Jamal Johnson 6/2/01Psych & LitMrs. Perkusic The novel Of Mice and Men, by John Steinbeck, tells the story of two men struggling to keep normal lives. George, a medium-sized and smart- witted man, takes care his travel companion Lenny since Lenny’s Aunt Clara had died. Lenny, in contrast to George, is a sweet, caring, yet retarded, large man, who cannot survive on his own and has an uncontrollable strength. This main characteristic of uncontrollable strength leads Lenny and George into much trouble in the story.
The author depicts an important detail in the beginning of the story that foreshadows the downfall of Lenny. Lenny has a liking for furry objects, such as puppies and mice, and he likes to pet them. The story begins with George and Lenny traveling and looking for a new job because Lenny had been accused of sexual harassment in the previous job he had. The two men end up in California where they reach a farm.
Curly, the owner of the farm, hires both Lenny and George. During their time working on the farm they both make new friends and enemies. Curly develops a hatred for Lenny because he sees Lenny as a stupid man who cannot stand up for himself. Curly also dislikes George because Curly’s wife, who remains unnamed throughout out the story, flirts with the two men. In the end, once again, Lenny manages to work himself into some more trouble. He accidentally snaps Curly’s wife’s neck as he was “petting” her hair.
This infuriates Curly, so Curly sends a hunting party to kill Lenny. Out of love and with regret, George ends Lenny’s misery before Curly does by shooting Lenny in the head. As a childishly simple retarded man, Lenny’s characteristics can relate to Erik Erickson’s “eight ages of man”. According to Erickson, Lenny falls under two categories: “Autonomy versus shame and doubt” and “Iniative versus guilt”.
In “Autonomy versus shame and doubt,” the characteristics of a child within the first three years are discussed. This includes the child’s physical growth and his or her escalating contact with his or her environment. They learn to control their everyday functions, such as walking and holding onto things. Lenny pertains to this grouping because he is an adult yet he still needs to be taught certain things or is needed to be reminded of things in order to develop adult skills. He is still learning the basics at his age.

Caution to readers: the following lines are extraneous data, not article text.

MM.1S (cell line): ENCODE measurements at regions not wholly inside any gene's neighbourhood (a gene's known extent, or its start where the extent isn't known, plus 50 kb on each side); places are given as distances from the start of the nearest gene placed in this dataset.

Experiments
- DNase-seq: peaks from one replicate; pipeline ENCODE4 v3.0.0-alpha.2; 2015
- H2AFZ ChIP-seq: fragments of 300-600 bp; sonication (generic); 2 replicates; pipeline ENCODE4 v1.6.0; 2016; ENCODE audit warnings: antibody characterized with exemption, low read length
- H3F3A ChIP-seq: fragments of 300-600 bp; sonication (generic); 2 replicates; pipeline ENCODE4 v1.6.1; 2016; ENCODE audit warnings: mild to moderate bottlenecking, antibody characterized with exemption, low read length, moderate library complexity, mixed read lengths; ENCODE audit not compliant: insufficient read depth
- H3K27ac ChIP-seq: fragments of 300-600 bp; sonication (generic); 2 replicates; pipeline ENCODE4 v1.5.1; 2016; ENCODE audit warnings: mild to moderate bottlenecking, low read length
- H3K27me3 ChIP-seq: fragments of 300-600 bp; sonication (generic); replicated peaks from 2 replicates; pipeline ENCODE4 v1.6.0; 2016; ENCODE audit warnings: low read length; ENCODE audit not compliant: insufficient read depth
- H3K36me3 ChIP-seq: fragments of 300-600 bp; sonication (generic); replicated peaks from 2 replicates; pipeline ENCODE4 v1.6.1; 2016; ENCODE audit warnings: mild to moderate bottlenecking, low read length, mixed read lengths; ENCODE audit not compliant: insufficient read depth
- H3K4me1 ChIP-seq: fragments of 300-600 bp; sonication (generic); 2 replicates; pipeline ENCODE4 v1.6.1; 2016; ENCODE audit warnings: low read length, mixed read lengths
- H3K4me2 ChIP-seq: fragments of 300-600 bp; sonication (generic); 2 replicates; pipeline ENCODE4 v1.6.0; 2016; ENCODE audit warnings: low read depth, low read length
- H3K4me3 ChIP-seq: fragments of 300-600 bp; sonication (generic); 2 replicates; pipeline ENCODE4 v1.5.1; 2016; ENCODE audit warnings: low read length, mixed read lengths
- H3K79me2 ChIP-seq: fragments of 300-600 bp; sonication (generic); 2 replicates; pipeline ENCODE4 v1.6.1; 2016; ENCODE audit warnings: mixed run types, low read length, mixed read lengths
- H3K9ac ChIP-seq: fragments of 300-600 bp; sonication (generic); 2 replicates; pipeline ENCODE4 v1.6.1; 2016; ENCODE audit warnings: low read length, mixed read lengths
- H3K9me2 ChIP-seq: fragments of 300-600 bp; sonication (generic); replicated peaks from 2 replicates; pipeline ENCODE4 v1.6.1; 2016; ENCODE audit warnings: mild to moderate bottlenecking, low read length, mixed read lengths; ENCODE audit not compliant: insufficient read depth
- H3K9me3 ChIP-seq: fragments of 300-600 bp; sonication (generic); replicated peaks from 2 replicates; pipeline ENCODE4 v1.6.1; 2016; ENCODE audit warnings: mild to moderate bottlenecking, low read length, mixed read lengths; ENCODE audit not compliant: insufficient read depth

Lenny can also be seen in the category in the group of Initiative versus guilt. This category explains how the child, from ages three to six, is learning to take on small responsibilities and challenges. Also, at this stage, the child may feel a sense of unworthiness, guilt, or resentment if he/she is does not learn the skills needed to be acquired at his age. Lenny’s challenge was to keep a job without doing something wrong for once. He also needed to learn how deal with the men working on the farm who did not like him.
He didn’t understand the adults and know how to relate to them. Everyone else’s social skills were far beyond of those skills he possessed. His mind was too rudimentary for the adults. Because of the injustice some of men on the farm had hurt Lenny’s ego. As a result of this, Lenny becomes more frustrated and confused. Today, if a retarded man committed a murder should he be charged as a sane, full-functioning human being? If Erik Erickson were asked this question most likely he would have said no depending on the mental age of the person being committed.
According to Erickson Lenny’s mental age would have been around five years old. The reason for this is that Erickson believes that between ages three and six a person is learning to take on small responsibilities and challenges which Lenny surely experiences. Since the story is focused on Lenny, he basically makes up the story. Lenny gives the book a mood of sadness and a sense of realism because people like Lenny exist today. They struggle in their everyday lives trying to understand the world around them. They are blinded do to their undeveloped mind and they die with the lack of knowledge about life or the experience of life.